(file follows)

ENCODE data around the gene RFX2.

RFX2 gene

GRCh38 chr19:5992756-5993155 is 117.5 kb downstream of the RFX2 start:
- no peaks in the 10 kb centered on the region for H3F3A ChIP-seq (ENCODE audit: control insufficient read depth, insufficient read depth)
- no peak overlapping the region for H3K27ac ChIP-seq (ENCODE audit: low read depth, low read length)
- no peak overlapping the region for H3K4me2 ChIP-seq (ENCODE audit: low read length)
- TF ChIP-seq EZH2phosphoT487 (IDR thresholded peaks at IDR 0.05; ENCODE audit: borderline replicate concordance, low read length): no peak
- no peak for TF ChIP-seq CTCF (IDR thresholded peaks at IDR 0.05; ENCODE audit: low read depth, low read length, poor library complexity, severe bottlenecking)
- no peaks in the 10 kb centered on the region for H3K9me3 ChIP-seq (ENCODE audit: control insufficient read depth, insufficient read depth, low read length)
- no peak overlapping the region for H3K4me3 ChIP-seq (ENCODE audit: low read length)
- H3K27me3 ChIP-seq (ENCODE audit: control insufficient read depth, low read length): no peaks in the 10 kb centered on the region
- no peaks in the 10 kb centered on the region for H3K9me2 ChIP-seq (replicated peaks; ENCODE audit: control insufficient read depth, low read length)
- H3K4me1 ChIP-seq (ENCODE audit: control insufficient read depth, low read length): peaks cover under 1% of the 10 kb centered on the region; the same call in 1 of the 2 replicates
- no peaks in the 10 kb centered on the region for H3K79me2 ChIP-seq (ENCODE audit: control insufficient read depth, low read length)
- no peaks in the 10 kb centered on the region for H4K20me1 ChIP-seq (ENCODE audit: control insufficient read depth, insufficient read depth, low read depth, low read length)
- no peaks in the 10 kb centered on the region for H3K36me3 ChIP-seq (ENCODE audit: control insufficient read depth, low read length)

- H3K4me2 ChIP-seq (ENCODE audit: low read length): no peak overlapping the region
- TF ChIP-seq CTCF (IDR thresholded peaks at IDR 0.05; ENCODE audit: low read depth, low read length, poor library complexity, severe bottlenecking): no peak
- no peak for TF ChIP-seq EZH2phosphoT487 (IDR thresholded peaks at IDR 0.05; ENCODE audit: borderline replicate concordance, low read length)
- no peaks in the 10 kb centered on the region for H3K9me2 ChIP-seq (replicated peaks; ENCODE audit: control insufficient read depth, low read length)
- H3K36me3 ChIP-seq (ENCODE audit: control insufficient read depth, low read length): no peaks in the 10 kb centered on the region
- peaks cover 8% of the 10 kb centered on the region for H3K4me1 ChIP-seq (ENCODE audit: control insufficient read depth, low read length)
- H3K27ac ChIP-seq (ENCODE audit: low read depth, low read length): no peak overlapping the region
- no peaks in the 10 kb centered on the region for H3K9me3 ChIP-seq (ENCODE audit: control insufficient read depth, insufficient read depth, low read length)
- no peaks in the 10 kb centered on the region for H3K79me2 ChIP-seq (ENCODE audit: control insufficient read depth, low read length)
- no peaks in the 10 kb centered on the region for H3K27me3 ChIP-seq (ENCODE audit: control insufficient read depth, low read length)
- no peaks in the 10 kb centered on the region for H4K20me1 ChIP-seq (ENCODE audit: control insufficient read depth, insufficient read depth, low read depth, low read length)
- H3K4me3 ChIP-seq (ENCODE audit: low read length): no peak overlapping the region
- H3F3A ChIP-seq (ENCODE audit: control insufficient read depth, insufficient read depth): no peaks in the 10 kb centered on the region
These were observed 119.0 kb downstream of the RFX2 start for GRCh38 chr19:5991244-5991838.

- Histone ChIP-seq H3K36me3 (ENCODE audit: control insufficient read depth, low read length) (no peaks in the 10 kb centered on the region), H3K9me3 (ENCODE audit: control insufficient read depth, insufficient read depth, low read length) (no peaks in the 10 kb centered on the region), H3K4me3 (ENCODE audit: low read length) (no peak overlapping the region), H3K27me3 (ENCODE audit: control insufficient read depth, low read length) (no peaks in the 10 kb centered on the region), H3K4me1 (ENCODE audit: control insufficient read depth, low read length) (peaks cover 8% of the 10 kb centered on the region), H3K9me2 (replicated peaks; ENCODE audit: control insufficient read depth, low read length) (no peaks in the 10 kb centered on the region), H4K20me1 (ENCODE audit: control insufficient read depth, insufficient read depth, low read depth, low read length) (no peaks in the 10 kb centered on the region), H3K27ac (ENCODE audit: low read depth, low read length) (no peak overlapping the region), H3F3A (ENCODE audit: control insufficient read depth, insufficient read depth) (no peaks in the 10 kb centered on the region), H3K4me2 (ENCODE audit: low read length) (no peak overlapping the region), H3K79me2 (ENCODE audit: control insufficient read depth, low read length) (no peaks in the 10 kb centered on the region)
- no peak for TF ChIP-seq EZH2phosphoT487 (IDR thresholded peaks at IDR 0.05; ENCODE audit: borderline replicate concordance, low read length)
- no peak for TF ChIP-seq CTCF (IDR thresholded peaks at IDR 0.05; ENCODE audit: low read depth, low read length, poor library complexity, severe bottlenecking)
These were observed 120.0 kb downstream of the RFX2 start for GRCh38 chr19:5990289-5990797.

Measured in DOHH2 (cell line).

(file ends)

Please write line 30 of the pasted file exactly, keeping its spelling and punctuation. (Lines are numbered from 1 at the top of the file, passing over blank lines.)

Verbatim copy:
These were observed 119.0 kb downstream of the RFX2 start for GRCh38 chr19:5991244-5991838.